The type of community in which individuals share a common ethical system that constrains interactions amongst members, and where mutual benefit is emphasised above self interest or personal goals, might be described as a moral community. That is, there is a moral bond amongst members. Such a group involves like-minded individuals, with a common purpose or moral commitment to each other, who trust one another, regardless of the merits of the common goal. This is a moral community not in the sense of right or wrong, since the Mafia may be seen as such a moral community, but in that members have an intrinsic obligation to other members of the group, which is a moral one. This is a system of generalised reciprocity, where economic exchange embedded in a social system. People identify with the group, and have complex, ongoing relations with individuals in the group.
Can such a moral community exist as a virtual phenomenon? More accurately, can such a community exist, whether relations amongst individuals are face to face, electronic or both? We are all aware that such communities can exist, but also that such communities are the exception rather than the rule, and were certainly never a universal feature of 'community'. Can one legislate or mandate, or, as economic vocabulary would suggest, 'grow' a moral community based partially or solely on electronic communication? Alternatively, can there be a different sort of community other than a moral community?
In contrast moral communities, there are a communities composed of people who all share a set of rules about how to behave and how to interpret each other's actions. To suggest that if a group of people share a common value or meaning system, they constitute a community, is not so unusual. Definitions of pornography, for example, derive standards of 'good taste' from the norms of a local 'community'; the existence of norms regarding taste demonstrates the existence of a community, and the extent of agreement maps the limit of the community. In contrast to the earlier definition of moral community, this can be defined as a normative community. There are shared meanings and a knowledge of others as individuals, but not a shared collective commitment.
A normative community need not be restricted to groups with a geographical or physical focus. Doctors, for instance, share a common meaning or symbol system, with specifiable aims or goals. Their common experiences creates a set of common understandings; all doctors would have had similar experiences with patients, just as all would have dealt with death and disease. Concepts such as 'communities of interest' and 'community of practice' have been used to describe people who, as a result of common interests or experiences, share a framework of understandings. In the case of communities of practice, this framework develops from shared interaction with others carrying out similar tasks or undergoing similar experiences (Lave and Wenger, 1991; Brown and Duguid, 1991). A shared discourse emerges and people with such understandings can make 'small talk' with each other, based on their common experience and values. Such communities have no distinct geographical boundaries and members of such communities of shared interest or experience may not even interact with each other.2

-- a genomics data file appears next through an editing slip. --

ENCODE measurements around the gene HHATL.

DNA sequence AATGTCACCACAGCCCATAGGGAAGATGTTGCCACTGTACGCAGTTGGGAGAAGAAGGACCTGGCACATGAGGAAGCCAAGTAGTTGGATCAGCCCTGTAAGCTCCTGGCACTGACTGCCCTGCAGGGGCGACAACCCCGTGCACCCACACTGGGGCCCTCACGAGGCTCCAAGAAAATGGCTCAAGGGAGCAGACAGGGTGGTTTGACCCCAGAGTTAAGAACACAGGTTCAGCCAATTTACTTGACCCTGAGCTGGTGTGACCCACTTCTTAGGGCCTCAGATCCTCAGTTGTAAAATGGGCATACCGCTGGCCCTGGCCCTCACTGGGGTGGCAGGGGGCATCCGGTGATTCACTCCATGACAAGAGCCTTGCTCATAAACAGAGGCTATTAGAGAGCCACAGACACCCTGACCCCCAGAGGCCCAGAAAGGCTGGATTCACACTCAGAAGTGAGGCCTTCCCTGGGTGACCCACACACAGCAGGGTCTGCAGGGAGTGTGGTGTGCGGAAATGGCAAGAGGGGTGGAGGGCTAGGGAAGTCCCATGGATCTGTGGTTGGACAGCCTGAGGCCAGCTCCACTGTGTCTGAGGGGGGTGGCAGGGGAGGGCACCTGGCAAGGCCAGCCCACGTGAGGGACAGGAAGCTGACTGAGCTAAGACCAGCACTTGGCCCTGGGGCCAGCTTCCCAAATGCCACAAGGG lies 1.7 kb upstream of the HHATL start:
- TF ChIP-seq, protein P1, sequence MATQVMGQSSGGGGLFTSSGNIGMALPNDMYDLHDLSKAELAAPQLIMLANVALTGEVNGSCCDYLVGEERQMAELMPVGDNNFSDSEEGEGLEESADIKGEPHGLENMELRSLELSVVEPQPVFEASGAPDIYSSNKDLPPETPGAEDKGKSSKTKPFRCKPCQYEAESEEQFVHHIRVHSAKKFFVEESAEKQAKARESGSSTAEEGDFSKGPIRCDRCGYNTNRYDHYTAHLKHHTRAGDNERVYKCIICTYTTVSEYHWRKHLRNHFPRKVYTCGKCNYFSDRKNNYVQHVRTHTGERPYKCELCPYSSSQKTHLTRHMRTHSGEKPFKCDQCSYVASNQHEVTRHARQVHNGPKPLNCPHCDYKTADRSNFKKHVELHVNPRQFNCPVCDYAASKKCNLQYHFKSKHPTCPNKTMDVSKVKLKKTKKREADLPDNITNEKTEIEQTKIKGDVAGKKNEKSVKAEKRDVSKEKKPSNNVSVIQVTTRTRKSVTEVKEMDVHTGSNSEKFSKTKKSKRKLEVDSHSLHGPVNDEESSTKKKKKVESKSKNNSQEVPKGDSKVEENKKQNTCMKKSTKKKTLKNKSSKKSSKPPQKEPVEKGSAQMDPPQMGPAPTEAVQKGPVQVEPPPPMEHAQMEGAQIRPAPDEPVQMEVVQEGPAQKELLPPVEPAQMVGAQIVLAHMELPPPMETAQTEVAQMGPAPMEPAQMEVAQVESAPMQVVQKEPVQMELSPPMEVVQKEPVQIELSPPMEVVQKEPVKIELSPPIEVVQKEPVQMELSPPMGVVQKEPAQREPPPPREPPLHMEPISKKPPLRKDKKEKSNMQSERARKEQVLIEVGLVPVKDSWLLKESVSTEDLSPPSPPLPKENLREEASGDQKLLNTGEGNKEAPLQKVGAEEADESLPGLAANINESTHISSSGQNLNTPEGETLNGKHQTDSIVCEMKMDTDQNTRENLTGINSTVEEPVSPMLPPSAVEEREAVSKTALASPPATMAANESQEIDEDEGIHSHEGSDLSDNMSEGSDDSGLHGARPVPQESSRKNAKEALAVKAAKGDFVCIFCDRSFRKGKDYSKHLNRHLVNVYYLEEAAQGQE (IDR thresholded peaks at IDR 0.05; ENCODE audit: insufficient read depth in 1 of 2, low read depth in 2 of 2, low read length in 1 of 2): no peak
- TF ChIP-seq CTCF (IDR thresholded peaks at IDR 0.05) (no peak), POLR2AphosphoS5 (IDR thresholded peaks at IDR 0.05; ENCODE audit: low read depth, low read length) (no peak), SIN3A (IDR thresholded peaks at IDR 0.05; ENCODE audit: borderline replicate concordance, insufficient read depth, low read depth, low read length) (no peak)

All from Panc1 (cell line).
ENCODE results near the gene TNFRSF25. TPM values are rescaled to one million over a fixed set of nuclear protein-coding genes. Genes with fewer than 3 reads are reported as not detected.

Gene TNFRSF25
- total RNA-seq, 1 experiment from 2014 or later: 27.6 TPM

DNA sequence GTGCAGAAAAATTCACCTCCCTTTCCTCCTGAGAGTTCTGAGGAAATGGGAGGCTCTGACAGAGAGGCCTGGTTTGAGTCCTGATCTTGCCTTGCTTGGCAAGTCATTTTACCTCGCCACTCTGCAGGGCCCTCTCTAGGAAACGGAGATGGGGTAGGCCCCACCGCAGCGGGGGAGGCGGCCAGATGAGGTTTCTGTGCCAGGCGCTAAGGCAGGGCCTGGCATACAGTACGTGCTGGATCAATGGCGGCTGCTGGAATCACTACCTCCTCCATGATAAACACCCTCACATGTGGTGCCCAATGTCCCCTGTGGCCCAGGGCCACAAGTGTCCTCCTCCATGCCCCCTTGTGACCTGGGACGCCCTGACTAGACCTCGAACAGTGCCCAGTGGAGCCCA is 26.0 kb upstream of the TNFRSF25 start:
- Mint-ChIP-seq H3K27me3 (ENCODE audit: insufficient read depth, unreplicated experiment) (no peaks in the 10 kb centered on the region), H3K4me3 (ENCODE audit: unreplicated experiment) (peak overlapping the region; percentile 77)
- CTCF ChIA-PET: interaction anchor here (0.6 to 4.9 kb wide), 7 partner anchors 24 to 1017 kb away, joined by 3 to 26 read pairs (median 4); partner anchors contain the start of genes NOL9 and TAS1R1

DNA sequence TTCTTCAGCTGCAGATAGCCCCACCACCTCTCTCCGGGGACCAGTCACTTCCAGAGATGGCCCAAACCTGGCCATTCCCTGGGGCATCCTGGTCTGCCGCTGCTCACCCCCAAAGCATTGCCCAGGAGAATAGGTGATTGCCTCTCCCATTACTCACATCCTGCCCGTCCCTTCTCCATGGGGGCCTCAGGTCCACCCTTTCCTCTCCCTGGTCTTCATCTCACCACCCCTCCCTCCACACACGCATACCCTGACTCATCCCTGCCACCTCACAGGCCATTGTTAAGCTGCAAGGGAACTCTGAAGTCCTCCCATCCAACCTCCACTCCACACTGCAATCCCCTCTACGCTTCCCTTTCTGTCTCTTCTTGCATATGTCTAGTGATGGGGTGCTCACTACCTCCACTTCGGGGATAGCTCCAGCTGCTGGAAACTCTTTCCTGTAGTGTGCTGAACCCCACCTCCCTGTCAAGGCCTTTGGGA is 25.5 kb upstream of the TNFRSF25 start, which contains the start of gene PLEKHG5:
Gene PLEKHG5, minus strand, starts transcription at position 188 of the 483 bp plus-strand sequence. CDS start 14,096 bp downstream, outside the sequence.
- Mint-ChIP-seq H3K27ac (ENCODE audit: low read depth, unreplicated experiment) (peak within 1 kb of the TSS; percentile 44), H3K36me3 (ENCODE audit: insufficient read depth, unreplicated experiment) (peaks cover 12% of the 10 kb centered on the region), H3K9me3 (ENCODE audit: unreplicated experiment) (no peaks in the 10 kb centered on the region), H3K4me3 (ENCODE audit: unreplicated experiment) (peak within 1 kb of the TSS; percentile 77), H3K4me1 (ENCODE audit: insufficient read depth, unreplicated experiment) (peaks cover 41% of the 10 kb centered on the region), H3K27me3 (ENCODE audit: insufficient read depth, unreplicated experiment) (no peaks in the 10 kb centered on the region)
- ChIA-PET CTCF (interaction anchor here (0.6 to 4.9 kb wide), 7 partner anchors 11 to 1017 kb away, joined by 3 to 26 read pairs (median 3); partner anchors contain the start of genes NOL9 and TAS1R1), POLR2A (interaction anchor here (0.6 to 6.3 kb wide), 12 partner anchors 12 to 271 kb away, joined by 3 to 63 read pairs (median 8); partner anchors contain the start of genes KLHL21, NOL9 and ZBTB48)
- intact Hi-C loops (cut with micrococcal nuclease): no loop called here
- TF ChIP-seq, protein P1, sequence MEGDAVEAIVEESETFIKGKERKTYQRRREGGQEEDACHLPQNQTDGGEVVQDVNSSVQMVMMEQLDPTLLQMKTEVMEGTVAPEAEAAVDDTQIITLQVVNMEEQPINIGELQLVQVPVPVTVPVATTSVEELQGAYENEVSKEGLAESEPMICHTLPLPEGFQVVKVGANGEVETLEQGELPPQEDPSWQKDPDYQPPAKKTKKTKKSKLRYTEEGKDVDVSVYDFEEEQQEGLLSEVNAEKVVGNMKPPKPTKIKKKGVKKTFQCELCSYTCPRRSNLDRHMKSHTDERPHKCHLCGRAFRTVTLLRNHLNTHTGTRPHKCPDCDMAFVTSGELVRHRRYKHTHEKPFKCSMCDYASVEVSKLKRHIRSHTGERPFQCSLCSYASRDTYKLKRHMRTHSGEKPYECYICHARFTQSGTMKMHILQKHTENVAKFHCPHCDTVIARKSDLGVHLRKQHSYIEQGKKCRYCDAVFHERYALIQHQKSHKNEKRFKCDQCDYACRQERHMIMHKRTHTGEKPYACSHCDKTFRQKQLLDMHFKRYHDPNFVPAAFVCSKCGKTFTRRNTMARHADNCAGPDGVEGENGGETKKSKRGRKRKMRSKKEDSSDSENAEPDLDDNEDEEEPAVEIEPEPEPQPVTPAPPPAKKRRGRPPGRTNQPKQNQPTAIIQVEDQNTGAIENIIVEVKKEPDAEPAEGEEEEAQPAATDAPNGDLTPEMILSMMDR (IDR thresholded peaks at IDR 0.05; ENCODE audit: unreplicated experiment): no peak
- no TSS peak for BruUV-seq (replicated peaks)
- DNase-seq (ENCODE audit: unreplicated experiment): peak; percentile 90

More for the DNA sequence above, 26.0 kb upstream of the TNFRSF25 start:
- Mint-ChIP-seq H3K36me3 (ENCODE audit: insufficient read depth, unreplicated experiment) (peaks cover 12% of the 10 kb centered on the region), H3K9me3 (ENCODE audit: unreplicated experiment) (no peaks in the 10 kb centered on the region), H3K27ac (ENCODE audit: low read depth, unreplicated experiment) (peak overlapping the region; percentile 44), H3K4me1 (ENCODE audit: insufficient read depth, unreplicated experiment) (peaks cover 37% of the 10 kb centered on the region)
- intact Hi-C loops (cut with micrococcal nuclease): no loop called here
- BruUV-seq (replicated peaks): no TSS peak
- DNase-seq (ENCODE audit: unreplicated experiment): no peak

There will be shared understandings, evidenced by a particular discourse which new members have to learn, and such groups may develop some of the characteristics of a moral community, as shared experience develops into mutual assistance and commitment. It is important, however, to distinguish between cognitive and affective systems. Tasks and activities can be the foundation for shared meaning systems, but shared cognitive systems do not require, or necessarily lead to, shared moral systems. Normative communities are constituted by ideal rules; individuals can share common norms and yet still disagree on most other issues. This is a lesson learned in studies of personality and culture, where it became clear that people could share a common culture, defined as a shared cognitive system, without sharing similar motivations (Wallace, 1970). Individuals can have different interests and concerns, demonstrate little emotional commitment to each other, share few goals, and yet still share a set of understandings that permits them to interact with each other and thus share a common culture. As long as people share basic rules of conduct, they can interact: they understand the meaning of other people's behaviour and can respond appropriately in turn.
Thus, a normative community is composed of people who with shared beliefs and meanings. But, does it have to be the same people all the time? Something often see as fundamental in proximate communities, and more crucial than simply the presence of face to face interaction, is long-term association. In real communities, there are complex webs of social relationships which bind people together, and they are constrained, by economic and geographical realities that require interaction over time. In such groups, there are accidental meetings, there are long-term understandings, there are the complex social relations that can only develop, over time, when people are forced to interact with each other. Since such characteristics are rarely found in electronic groups, it is often argued that, by definition, electronic groups cannot constitute a community.